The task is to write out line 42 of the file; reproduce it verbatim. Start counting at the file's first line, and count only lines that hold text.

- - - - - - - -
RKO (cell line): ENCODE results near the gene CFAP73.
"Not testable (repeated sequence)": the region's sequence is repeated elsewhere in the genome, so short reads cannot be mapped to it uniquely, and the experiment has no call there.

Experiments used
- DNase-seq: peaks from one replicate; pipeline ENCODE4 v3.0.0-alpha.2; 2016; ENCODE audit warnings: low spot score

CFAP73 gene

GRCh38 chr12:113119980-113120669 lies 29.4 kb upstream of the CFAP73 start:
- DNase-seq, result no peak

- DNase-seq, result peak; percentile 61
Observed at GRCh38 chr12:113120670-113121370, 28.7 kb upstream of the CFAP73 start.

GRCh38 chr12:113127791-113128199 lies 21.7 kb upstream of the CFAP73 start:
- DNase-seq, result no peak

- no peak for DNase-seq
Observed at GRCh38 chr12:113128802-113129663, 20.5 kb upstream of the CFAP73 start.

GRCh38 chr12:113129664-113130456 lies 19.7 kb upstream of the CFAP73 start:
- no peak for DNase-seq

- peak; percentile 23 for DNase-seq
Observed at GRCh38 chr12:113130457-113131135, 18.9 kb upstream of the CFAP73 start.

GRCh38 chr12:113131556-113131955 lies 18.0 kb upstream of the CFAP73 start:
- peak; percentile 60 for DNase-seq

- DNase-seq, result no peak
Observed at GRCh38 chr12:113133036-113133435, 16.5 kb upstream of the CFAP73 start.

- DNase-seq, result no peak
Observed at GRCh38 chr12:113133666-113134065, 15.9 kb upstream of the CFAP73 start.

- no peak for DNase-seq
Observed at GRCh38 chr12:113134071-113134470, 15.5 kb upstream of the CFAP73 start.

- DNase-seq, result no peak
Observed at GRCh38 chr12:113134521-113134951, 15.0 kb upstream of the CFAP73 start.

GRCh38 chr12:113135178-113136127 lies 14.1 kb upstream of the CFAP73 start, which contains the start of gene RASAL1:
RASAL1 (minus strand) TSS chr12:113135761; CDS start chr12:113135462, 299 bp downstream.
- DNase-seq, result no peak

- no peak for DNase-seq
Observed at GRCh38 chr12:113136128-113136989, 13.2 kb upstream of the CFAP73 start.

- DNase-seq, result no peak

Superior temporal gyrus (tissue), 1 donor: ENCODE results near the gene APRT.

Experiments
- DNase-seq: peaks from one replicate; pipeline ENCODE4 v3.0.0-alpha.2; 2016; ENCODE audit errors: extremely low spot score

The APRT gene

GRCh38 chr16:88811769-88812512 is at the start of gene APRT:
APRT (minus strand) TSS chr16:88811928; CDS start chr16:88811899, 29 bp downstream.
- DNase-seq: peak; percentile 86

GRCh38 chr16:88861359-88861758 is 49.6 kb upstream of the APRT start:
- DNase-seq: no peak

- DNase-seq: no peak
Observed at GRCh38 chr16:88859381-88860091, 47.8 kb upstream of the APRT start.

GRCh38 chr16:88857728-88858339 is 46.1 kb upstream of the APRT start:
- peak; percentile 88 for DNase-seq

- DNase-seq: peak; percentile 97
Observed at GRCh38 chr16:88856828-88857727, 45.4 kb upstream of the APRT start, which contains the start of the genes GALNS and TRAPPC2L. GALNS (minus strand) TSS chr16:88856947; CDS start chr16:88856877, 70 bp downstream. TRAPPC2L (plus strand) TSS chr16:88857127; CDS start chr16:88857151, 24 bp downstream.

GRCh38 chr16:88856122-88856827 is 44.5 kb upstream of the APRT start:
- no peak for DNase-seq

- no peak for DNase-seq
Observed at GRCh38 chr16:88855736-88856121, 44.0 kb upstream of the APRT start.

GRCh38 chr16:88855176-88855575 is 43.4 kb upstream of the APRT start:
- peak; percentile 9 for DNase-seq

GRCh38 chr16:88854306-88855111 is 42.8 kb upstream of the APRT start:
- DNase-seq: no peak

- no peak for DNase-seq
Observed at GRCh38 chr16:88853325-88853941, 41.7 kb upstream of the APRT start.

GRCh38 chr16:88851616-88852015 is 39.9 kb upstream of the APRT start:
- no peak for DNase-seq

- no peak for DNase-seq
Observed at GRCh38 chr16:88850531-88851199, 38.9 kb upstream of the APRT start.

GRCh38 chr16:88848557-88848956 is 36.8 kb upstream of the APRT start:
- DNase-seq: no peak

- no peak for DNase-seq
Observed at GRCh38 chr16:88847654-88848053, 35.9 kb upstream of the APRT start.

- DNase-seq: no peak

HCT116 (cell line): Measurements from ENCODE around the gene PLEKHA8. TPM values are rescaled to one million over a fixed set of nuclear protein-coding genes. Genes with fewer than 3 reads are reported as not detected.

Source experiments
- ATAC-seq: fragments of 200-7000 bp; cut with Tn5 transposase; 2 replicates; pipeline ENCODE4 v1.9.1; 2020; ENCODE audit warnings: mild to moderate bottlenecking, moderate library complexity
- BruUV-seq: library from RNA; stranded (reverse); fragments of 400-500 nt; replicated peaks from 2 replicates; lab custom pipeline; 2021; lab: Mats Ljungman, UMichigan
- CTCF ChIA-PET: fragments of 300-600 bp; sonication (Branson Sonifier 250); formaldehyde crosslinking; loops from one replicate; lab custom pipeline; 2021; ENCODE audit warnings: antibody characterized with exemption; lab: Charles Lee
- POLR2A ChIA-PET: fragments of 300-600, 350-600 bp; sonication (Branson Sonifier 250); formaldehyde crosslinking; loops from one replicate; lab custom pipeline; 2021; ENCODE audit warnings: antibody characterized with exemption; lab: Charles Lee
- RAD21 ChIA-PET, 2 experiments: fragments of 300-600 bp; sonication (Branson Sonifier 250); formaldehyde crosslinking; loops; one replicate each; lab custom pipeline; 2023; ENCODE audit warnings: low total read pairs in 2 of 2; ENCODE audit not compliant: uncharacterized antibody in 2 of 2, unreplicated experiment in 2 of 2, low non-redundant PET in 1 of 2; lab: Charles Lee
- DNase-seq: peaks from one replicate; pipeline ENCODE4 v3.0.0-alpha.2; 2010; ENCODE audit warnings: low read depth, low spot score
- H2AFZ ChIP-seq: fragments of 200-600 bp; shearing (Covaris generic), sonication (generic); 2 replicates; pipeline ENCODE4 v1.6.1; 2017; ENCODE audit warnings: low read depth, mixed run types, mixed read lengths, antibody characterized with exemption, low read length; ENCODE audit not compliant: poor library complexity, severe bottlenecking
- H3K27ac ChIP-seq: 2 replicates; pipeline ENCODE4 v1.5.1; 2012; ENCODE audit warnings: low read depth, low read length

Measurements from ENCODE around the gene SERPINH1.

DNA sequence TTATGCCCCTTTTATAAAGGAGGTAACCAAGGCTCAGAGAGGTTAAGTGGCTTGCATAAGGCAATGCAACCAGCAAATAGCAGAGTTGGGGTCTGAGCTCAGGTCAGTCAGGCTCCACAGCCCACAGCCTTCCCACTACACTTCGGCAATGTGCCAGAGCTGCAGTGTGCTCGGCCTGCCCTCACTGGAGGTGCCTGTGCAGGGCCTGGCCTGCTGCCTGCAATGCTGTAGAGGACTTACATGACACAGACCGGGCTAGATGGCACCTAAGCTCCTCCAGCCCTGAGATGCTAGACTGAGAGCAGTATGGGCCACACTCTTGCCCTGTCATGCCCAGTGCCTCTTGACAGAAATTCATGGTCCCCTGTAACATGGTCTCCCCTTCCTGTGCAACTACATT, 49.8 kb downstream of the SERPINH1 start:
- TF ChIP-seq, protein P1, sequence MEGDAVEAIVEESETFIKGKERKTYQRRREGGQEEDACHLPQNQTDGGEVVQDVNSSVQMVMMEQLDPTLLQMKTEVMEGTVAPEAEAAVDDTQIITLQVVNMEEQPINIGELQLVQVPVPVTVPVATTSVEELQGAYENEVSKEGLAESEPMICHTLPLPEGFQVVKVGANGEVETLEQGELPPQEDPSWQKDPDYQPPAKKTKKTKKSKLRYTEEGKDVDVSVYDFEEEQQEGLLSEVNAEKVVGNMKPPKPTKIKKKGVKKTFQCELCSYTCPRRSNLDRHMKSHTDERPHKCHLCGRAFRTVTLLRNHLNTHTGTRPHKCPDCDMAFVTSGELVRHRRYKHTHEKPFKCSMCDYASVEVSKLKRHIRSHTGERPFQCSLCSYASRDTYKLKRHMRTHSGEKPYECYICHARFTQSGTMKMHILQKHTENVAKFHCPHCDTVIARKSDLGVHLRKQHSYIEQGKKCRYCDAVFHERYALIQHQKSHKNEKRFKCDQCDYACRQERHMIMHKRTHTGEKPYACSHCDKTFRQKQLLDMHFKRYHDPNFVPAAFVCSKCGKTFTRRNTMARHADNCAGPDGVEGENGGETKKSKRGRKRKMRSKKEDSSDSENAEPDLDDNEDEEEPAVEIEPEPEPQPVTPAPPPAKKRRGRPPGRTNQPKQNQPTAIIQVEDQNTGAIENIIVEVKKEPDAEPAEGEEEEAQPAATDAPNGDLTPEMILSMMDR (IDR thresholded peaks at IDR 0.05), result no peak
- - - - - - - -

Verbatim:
- DNase-seq: no peak